When someone wants to become a guardian of a child in California, they typically do so by filing a petition with the court. Other relatives of the child must be given notice in addition to the parents if they are living. If either one of the parents object, the court will hold a contested hearing at which the intended guardian will need to show that it is in the best interests of the child to appoint him or her as the child's guardian.
The forms and processes involved can be quite complex. If the person is only wishing to become a guardian over the child, they start with filing a petition for guardianship. If a person is wishing to be appointed guardian of the child and his or her estate, then the initial filing is a petition for appointment of guardian of minor.
Notice must be given to the child's parents, grandparents, siblings and half-siblings a minimum of 15 days before the hearing. The paperwork must be served by a person over the age of 19, and the person cannot be a party involved in the action. The court will assign an investigator to interview the child and the person filing for guardianship as well as the child's parents if they are living. The investigator will make a recommendation to the court regarding whether or not the guardianship should be approved.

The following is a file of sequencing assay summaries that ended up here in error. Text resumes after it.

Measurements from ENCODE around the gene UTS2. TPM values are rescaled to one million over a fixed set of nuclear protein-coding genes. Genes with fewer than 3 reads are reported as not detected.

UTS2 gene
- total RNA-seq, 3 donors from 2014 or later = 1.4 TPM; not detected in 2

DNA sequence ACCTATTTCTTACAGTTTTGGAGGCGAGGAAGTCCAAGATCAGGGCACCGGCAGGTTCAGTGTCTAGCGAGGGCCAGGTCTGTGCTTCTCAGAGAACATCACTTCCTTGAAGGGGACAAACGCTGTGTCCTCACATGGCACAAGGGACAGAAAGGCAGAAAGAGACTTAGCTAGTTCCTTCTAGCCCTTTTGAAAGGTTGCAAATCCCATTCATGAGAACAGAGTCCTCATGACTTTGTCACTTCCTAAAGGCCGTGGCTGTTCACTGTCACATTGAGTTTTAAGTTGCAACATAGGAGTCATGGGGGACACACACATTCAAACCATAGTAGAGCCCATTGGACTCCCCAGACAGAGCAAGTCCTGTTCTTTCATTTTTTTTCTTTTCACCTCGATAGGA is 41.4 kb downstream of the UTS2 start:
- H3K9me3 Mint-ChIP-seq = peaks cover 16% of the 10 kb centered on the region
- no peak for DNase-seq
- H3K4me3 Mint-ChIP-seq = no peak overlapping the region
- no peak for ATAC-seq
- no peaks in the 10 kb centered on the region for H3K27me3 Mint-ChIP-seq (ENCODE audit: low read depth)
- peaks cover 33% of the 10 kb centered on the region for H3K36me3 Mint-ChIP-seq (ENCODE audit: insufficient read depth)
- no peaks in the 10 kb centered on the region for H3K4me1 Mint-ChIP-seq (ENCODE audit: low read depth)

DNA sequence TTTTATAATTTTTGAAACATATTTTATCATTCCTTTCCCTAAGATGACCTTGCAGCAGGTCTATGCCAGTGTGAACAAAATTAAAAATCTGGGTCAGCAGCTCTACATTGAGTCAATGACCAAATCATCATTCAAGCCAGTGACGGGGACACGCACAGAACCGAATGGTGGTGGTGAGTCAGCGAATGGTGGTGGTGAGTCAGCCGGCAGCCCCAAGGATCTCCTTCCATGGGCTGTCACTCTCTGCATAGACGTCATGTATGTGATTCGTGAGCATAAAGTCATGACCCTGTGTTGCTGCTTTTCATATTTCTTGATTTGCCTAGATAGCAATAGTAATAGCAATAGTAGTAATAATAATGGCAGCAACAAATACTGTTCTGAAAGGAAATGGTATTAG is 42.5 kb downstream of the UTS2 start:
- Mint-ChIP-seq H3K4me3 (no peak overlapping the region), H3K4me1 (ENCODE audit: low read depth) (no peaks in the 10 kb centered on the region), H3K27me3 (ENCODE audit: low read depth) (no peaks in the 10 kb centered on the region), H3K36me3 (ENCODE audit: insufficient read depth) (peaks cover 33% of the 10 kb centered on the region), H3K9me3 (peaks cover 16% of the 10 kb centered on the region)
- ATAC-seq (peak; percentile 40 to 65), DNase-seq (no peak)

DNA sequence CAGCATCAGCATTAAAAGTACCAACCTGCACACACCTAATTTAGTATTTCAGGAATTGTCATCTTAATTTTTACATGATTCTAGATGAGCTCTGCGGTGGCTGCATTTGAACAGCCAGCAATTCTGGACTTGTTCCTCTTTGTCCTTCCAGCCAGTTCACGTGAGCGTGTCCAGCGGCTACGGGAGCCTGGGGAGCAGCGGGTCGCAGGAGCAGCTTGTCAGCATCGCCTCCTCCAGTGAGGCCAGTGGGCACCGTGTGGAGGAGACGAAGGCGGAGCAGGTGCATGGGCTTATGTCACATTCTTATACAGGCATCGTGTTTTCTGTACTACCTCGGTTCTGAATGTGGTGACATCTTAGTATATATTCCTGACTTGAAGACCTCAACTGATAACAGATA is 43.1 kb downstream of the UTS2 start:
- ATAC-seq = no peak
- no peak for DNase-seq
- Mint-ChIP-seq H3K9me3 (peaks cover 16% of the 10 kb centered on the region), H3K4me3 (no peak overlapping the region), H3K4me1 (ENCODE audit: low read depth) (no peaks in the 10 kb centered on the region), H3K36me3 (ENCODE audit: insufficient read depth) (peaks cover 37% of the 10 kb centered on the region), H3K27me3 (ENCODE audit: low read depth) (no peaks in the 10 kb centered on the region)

There are many reasons why a person may seek appointment as a child's legal guardian, and this information is not reflective of an individual attorney's advice. Since unexpected situations can occur, parents may wish to speak with an attorney experienced in estate planning in order to ensure that their child receives adequate care. He or she may be able to appoint a new guardian in the event of their untimely death.
Source: California Courts, "Becoming a Guardian", October 29, 2014